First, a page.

Bruce Brown is…
BRUCE BROWN is an independent creative force who has made important original contributions in the fields of marine biology and deep ecology, American and world history, as well as journalism and the Web.
He has done investigative reporting for the New York Times National Desk (the Karen Silkwood story) and foreign correspondence for Atlantic Monthly (baseball in Cuba), book reviews for the Washington Post, and he also wrote all the scripts for the first incarnation of one of the most popular series in the history of PBS-TV, the now-reprised, The Miracle Planet.
He is the author of more than 20 books, a successful entrepreneur and CEO, a noted athlete in three dramatically different sports, the holder of an extreme sport world record for half a decade, and a ground breaking digital artist, cartographer, and graphic designer. He is also an electric bassist who loves to play jazz, mostly under the name, Dr. Dum d’Dum.
He calls astonisher.com, which he created over two decades ago, “a sort of intellectual/literary/artistic/athletic lint trap that has collected some of the diverse creative work I have done over the last 50 years.”
Click here for more information on the Sumas astonisher…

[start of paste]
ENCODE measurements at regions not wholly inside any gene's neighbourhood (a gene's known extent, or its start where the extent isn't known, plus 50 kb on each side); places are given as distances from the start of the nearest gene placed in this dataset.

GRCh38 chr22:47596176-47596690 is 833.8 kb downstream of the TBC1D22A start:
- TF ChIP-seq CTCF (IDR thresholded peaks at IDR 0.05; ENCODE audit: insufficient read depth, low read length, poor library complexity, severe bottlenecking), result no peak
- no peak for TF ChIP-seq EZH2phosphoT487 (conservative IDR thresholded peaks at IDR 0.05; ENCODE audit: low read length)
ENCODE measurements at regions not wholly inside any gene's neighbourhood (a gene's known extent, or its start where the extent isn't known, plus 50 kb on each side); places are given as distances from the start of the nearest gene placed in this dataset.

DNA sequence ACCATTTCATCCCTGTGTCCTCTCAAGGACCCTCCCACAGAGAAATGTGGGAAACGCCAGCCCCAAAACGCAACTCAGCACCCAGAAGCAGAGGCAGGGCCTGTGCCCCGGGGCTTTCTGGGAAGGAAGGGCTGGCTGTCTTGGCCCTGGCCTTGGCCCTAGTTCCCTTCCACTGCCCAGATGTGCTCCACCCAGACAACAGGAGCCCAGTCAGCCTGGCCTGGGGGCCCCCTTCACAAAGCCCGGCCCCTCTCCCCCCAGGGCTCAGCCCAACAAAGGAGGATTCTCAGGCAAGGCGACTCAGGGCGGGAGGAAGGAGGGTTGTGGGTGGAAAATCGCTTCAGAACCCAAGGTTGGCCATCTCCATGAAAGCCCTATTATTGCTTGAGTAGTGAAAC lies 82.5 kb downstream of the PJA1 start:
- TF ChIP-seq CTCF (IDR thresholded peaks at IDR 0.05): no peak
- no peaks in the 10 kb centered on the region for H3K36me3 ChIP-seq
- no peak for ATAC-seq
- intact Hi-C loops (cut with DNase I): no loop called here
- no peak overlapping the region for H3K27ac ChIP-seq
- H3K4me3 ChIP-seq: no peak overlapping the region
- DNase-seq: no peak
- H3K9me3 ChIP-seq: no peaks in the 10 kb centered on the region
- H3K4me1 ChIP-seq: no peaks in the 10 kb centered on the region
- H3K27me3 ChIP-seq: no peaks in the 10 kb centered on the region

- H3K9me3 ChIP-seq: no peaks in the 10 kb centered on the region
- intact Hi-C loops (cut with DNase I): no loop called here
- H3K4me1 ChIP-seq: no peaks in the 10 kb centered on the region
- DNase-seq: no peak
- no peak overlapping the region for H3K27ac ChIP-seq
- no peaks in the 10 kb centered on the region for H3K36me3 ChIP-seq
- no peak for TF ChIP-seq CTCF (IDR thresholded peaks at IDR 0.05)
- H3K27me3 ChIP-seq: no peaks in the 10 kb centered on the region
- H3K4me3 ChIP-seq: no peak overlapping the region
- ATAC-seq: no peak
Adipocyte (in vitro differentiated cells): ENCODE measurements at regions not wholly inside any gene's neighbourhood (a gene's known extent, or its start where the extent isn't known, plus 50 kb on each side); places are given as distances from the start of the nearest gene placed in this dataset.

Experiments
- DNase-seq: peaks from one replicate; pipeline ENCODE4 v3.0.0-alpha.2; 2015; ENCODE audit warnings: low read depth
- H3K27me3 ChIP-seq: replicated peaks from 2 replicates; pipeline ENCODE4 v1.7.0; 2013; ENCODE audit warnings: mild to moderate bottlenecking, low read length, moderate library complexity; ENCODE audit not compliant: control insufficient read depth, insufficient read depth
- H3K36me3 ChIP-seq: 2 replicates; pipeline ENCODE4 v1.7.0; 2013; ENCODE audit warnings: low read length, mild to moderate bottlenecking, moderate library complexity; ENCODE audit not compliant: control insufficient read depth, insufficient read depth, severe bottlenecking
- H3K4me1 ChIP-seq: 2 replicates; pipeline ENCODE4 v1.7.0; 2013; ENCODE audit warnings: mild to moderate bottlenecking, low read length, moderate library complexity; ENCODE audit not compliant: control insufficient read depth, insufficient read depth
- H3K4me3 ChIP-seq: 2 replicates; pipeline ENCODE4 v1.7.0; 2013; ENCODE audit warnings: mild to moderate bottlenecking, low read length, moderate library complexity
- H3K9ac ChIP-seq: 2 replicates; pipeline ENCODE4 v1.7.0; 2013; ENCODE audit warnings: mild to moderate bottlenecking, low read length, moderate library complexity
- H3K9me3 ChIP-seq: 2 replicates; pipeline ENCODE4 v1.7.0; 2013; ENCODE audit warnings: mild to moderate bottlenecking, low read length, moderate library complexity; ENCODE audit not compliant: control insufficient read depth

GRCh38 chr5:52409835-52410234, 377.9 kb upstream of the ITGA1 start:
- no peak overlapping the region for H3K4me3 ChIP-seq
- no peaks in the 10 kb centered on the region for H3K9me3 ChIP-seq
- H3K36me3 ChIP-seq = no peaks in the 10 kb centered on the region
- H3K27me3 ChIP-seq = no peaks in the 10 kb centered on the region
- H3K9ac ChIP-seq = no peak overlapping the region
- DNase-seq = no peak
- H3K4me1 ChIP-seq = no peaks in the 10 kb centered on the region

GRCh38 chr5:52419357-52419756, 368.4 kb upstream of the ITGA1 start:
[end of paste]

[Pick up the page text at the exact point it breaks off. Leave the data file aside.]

3 thoughts on “Bruce Brown is…”
Finally stopped by your web site. Pretty impressive. I’m not worthy. (Smile). Do like you said before you do a little bit of everything. Maybe I’ll be lucky enough someday to collaborate with you on something different for us both. Anyway, once again, impressive
Regarding Remains of Soldiers killed at the Battle of the Little Big Horn.
In 1974 I visited the Buffalo Bill Museum Complex in Cody, Wyoming. In one of the interior
rooms, where one of Cody’s fringed Wild West Show suits is exhibited was an enclosed
case filled with rare artifacts.
One of these items was a necklace made from the finger bones of US Soldiers killed by the
various Indians on June 25th, 1876.
In September of 2002, my family and I visited again and I had intended to show them this artifact
but could not find it in the case. I contacted one of the docents and she explained that it had been
removed. Various native peoples had determined that it was too disturbing for the general public to
see and so no one is generally given permission to see this item.
But this is all part of this history.
Corrine, your info is so interesting… I’ve visited the museum in Cody twice, and we didn’t have time at either visit to see everything, so missed this artifact. Your comment reminded me of the story of Lieutenant Donald McIntosh (possible relation of a cousin of my dad’s) who was with Reno’s group which attacked the south end of the village. When the soldiers were trying to get away back to the other side of the river, he was killed by a group of (if I remember correctly) 3 or 4 Lakota. His body was found missing a ring finger. A few years ago now, I found out that a finger bone had been found in that area where he had fallen, and there was a wedding band still on it. They were able to identify the finger as his from the inscription inside the band from McIntosh’s wife. Sad story, but interesting. Side note: he was part Native, I believe from Canada. Thanks for posting your story!
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